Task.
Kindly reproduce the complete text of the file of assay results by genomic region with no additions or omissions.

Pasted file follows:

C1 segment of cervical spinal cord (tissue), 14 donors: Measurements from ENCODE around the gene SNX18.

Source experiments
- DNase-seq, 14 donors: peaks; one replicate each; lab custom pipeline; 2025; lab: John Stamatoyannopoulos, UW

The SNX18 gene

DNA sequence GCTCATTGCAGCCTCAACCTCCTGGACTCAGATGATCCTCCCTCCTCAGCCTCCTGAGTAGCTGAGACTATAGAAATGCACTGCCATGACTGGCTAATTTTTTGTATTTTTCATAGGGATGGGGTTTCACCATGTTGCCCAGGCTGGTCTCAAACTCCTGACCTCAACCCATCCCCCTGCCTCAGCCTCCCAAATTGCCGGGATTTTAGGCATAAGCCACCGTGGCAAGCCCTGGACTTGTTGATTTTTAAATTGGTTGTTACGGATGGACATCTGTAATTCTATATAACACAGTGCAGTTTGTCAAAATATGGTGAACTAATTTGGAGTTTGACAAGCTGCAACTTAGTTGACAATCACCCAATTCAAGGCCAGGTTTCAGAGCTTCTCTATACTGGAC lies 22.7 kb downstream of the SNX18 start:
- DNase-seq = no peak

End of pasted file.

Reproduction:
C1 segment of cervical spinal cord (tissue), 14 donors: Measurements from ENCODE around the gene SNX18.

Source experiments
- DNase-seq, 14 donors: peaks; one replicate each; lab custom pipeline; 2025; lab: John Stamatoyannopoulos, UW

The SNX18 gene

DNA sequence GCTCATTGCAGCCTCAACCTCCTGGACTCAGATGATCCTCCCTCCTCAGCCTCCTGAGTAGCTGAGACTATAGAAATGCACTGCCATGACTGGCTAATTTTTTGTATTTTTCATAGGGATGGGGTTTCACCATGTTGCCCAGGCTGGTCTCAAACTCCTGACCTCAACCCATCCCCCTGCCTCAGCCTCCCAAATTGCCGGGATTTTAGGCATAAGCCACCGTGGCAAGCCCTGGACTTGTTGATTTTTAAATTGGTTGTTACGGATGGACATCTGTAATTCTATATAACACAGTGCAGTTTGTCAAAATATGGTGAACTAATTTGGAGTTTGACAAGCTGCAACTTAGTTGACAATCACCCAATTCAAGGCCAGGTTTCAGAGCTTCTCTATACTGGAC lies 22.7 kb downstream of the SNX18 start:
- DNase-seq = no peak